Friday, December 30, 2016

Joseph Boyden: Identity a Sore Point

I will say it again, the greatest issue facing Indigenous folk is Identity.

I once put this statement on Twitter. Immediately I was challenged that its not identity; try to think about identity when you are without food. Meaning there are more immediate and tangible issues that are more pressing.  I understand the argument. Still I say identity is the most compelling the most dire of consequence to affect Indigenous people. Right there we start it off. With what do we call ourselves? Yeah I know, I'm Anishinaabe and other Tribes (see there again tribes?)or Bands call themselves by their original language title. Growing up I was Indian and also Saulteaux Indian. Now we are Ojibwe and Anishinaabe, Indigenous and First Natioins.  For a while we were Aboriginal. I never liked the term but used it to be in the correct at the time. I was so used to the term Indian that it didn't matter about its history and all that goes with it. The labeling of who we are is so important and it becomes an emotional debate. We are invested in making sure we know who we are and who our people are. Wouldn't you be if your whole existence was bombarded with Main stream social norms, customs, laws, polices, education system, intended to wipe you out?

Societies all over the world are fierce in protecting who they are and make sure pride is embedded in who they are. When individuals threaten to usurp who you are of course you are going to protect and fight the threat. While others attack with venom because they don't like your identity. Some of the ugliest wars and genocides have been because of the views against another's identity.  So please have some understanding when we question the validity of an identity. It maybe wrong to judge but its a survival mechanism.

When speaking about Joseph Boyden and his crisis of identity we should have a little context as to why it is and issue to begin with. Our identity is vital. It defines a great deal of who we are and what experiences we share. It bonds us. I look at my ancestors and think about what they endured just for being who they were/are. Joseph Boyden has both critics and protectors regarding his identity.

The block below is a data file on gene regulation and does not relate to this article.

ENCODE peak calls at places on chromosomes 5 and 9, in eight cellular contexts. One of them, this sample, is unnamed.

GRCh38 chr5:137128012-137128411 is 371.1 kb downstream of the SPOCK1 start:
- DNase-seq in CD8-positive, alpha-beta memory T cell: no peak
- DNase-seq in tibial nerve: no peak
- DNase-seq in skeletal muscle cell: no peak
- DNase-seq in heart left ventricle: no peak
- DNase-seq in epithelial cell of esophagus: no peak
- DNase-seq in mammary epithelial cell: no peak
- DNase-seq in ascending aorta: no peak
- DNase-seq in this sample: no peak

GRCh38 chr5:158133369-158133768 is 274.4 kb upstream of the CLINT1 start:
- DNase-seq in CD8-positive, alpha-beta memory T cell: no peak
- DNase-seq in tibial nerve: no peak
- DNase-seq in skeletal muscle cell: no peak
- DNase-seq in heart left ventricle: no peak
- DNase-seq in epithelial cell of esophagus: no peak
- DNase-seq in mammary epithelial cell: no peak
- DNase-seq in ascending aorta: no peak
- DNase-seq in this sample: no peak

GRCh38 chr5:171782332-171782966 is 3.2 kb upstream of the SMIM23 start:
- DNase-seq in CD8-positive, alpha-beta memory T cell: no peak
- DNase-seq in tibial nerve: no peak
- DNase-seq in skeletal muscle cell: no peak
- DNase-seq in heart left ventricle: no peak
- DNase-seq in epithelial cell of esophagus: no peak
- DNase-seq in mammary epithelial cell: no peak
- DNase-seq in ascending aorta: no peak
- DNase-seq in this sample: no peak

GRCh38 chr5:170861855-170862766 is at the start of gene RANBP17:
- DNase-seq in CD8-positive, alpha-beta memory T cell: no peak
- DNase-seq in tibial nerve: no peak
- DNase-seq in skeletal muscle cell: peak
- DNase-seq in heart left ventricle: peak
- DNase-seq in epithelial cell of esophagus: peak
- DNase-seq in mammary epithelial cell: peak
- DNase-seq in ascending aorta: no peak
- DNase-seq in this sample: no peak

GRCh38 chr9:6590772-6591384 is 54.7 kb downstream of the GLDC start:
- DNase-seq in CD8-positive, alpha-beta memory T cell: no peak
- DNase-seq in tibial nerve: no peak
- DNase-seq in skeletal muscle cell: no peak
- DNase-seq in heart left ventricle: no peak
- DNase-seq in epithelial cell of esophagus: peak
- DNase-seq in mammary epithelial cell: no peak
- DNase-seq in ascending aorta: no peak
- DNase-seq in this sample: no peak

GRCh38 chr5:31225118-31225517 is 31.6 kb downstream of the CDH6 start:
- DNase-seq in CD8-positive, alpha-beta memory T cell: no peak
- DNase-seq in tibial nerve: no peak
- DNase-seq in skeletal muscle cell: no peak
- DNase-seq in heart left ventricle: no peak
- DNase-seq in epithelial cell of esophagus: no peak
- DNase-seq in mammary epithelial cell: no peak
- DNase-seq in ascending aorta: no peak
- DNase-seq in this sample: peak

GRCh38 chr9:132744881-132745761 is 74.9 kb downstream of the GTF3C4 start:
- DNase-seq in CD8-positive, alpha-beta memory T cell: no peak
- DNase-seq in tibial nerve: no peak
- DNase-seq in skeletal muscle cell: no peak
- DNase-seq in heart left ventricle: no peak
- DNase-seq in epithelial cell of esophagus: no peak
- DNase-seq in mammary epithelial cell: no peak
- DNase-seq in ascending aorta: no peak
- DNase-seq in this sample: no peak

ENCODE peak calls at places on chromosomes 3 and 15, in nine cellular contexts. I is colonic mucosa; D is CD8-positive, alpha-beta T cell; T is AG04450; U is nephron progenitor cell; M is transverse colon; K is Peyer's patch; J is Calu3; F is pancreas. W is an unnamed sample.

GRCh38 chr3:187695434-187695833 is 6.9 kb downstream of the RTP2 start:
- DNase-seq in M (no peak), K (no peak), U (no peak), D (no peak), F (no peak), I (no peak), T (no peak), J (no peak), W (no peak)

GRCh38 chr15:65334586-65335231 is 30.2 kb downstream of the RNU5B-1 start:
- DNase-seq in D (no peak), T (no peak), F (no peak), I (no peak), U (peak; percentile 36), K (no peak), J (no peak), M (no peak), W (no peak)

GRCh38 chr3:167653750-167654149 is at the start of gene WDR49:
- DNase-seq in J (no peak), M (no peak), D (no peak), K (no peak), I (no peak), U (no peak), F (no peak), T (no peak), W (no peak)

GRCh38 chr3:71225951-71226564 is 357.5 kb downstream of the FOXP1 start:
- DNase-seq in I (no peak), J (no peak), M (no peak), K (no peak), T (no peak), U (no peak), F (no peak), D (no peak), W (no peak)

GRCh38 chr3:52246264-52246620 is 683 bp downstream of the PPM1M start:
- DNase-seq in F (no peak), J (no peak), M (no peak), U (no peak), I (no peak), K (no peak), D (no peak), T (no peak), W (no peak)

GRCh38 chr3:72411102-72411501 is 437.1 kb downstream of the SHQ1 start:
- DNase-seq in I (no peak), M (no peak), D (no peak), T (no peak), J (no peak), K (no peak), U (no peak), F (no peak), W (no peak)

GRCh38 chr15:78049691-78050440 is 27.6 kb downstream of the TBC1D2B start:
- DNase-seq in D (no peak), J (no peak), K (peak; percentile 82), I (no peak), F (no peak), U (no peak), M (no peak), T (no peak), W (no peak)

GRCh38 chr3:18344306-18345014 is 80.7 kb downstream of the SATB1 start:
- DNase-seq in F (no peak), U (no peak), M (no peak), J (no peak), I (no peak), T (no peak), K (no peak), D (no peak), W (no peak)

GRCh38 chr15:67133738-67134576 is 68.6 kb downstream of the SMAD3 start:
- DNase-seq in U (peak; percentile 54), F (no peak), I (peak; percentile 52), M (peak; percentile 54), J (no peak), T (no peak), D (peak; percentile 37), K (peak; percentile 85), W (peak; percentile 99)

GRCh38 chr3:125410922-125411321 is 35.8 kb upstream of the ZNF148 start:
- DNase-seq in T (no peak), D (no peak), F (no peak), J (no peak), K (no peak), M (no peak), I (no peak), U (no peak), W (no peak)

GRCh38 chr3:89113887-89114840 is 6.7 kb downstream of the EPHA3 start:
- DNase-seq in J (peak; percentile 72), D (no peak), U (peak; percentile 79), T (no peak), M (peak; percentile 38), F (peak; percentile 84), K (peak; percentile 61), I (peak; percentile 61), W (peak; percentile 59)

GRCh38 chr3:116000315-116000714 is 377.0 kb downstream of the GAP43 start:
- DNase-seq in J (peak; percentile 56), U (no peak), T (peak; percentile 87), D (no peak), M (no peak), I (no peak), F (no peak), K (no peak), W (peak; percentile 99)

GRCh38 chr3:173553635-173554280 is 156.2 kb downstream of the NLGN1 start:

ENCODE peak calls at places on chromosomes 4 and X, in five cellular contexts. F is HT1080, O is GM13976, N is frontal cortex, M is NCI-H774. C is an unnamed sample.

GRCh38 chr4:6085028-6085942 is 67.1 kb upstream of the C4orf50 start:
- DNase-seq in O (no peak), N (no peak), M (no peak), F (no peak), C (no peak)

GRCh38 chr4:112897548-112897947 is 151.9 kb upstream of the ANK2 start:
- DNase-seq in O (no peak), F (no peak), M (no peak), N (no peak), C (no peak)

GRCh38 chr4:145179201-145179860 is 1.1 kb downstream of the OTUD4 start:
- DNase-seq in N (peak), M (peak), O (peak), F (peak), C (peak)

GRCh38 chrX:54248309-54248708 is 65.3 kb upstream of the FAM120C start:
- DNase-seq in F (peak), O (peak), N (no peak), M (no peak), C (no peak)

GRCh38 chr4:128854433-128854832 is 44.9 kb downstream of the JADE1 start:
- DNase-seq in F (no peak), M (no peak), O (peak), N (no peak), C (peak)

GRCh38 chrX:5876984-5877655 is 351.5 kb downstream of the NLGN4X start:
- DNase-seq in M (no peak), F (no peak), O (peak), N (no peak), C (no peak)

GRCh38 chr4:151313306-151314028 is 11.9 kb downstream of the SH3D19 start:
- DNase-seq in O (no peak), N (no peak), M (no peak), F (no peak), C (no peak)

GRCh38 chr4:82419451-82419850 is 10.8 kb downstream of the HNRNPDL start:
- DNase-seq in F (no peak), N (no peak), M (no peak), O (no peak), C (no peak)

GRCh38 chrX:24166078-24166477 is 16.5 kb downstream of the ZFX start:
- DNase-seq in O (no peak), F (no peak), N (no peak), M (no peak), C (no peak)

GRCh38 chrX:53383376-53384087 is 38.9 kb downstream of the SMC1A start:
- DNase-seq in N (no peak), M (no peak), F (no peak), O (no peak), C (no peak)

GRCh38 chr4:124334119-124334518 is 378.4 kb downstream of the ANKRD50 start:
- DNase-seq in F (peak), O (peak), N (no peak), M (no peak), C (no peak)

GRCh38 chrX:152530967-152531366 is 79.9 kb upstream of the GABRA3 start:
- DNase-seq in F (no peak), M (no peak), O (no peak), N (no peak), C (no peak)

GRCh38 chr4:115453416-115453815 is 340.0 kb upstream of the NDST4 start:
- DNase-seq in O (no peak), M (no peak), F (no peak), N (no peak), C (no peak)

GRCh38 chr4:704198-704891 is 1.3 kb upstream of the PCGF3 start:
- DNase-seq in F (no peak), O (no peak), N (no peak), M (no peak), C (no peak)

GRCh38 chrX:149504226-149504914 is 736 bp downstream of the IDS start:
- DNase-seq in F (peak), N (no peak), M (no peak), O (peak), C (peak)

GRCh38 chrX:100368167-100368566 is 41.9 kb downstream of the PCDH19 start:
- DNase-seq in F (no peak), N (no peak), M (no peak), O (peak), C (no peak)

I am not too quick to side with Boyden. I think about  the ordeals of our ancestors and what the Government, police and Church did to try and erase their identity. I think about my Mishoom - Grandpa. My Mishoom was a big man both in stature and standing. He was a bushman and contractor. He had men working for him and they in turn fed their families. He was a respected man. Yet this man was not considered a man in the eyes of  society. He could not walk into a licensed establishment and buy himself a drink.  He had to wait outside the pub and be at the mercy of a young white man to buy liquor for him. A thing we take for granted. The point is not about the buying of beer (as many would jump on as a bad thing) but rather where you are put in a position of embarrassment and subservient to others. Even when he was held in high regard in his own community, but outside the Reserve, he and his fellow Indians were not considered men or adults. My Granddad is an example of what our ancestors endured. This is just one small example of how it was different for Indigenous people. They endured so much; community displacement, enfranchisement, residential school, community pass system, "kill the Indian in the child" policies/laws, registration of status, racism-structural and societal, spiritual extinguish, language prohibition as well as child apprehension.

 The things our Ancestors and relatives went through is not just a piece of folk lore or just historical stories. But really it is recent and even today that our relatives face the hardships of being who they are.

It does anger me when we have pretend Indians. Ward Churchill was a big piece of ugly identity theft. The thing that bothers us is because of the way we receive people; we take them at their word. That is who we are. Like when we took Treaty brokers at their word. So when we find out it is not true, we see they have broken a trust. So of course we are going to be hurt, upset and perhaps a little angry. Wouldn't you be angry if someone took advantage of your trust?